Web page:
Thursday, July 13, 2006

Lessons in Raising a Teenager: Part I

I was 17 when I graduated from high school and moved out of my parent’s house. The Teenager knows this. Therefore, he believes that since he is now 17, he’s eligible for all the rights, responsibilities and privileges his mother enjoyed.

Lesson 1: Never tell your child anything about your childhood. He will use it against you.

The Teenager and his Teenager Buddies have mounted a well-planned and brilliantly executed public relations and marketing campaign to convince their parents that an unsupervised trip to Los Angeles in a rickety Ford with a bad transmission is a critical step toward their future as movie moguls.

The Teenager, in particular, displayed notable business development skills:

Smart Move #1: The Teenager first determined which of the six parents was the most likely to succumb and create a domino effect of agreement among the other parents.

Smart Move #2: Next, he determined the key points most likely to convince said parent, and developed a sales pitch complete with Excel spreadsheets and Power Point slides.

Smart Move #3: Given that Teenager Buddy J rarely strings two words together to make a thought, much less a sentence, and Teenager Buddy C has hair so wild it sends lurking coyotes yelping for the nearest dark cave, the Teenager nominated himself as the Public Relations Spokesperson.

Lesson 2: Never teach your child business sense. He will use it against you.

The conversation went something like this:

“Mom, I need to talk to you about my career in film. It’s really important for me to spend as much time in L.A. as possible to develop connections. Also, because of the set designs in my next film, I need J and C to learn more about the technical side of lighting, and there is no better show to demonstrate this than “Stomp.”

“No.”

“We’ve each saved $200, we’ll drive J’s car, which is very fuel-efficient, we’ve stocked it with plenty of water and a first aid kit, and we can purchase temporary driver’s insurance so that we can all drive and no one gets too tired.”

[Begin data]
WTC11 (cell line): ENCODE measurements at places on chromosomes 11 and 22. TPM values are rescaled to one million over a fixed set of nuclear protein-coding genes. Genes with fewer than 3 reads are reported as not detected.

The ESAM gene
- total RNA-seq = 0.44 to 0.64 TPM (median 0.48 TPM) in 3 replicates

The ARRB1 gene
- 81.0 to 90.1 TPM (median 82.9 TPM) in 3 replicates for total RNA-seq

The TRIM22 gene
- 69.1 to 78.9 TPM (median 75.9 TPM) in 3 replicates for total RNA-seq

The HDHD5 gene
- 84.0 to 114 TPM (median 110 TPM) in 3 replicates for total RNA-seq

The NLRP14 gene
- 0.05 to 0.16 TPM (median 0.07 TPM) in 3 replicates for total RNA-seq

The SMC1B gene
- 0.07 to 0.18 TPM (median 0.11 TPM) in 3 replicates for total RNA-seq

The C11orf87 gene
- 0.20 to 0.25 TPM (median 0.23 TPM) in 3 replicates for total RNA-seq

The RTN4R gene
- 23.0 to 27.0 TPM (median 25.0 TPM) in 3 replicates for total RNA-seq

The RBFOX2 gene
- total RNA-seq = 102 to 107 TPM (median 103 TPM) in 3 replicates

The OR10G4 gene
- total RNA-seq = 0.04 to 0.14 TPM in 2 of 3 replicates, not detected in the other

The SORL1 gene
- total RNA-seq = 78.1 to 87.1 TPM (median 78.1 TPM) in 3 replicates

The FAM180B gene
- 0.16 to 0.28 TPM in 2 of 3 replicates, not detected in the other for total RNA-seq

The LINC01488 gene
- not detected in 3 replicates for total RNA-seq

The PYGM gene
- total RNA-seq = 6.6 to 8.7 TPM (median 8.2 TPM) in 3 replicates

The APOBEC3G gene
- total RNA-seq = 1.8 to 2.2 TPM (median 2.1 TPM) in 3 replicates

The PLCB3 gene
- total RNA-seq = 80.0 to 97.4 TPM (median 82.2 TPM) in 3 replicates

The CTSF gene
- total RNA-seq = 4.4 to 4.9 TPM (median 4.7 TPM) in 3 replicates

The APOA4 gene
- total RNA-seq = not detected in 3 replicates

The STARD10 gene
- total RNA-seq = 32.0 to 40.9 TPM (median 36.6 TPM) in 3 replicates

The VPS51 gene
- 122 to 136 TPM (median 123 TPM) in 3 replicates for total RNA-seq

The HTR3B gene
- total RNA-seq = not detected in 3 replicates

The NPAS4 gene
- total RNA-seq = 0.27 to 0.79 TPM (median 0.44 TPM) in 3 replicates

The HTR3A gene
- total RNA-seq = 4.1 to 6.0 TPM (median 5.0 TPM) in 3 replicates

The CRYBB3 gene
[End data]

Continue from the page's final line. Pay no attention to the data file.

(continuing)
“Isn’t that the car that you guys are always pushing out of parking spaces because it doesn’t have reverse? No.”

“We’re staying with C’s uncle who is a responsible adult.”

“No.”

“We’ve planned….”

“No.”

“Mom, please...will you listen to me before you say no.”

Smart Move #4: Pull the guilt card at precisely the right moment.

Anyone care to lay odds on Queen Mom and Dad-Who-Would-Be-Outlaw joining The Teenager and Teenager Buddies in a remake of The Nuclear Family Goes Skiing titled The Nuclear Family Goes to Tinseltown?

24 comments:

Jess Riley said...

Ha! Thanks for the warning. Sadly, I can remember myself using both tactics back in the day.

Jessie said...

Once when I was little I spent an entire summer researching and writing reports about guinea pigs trying to convince my parents to let me have one.

It worked.

But now I'll know never to tell my kid that.

haha! you're too funny. :)

Anonymous said...

Yeah, I'd say you might as well just go ahead and order your map to homes of the stars now. Obviously you taught him too well. In legitimate business the skills will serve him well. In Hollywood, maybe not so much.

Plantation said...

I was 18 when I took my first road trip. College was all about being on your own. Success or failure was really up to you. Maybe I'm just a wreckless parent, but I think I'd let him go and learn from whatever experiences he gains. Hell, next year he'll be 18 and on his own anyway. See you later on today :-)

Elizabeth Krecker said...

Jess and Jessie, whatever you did as a kid will surely come back to haunt you! Bill, sadly, I already own that map from the last three trips!

Plant, are you serious? Who will make him mashed potatoes? Who will wash his socks? Who will rescue him when he gets a flat tire?

OMG, I've become my mom! ;-)

Mindy Tarquini said...

Tell the Teenager that he has to complete four years of film school first, and get his degree, cum laude, before he can consider such a road trip.

Brett Battles said...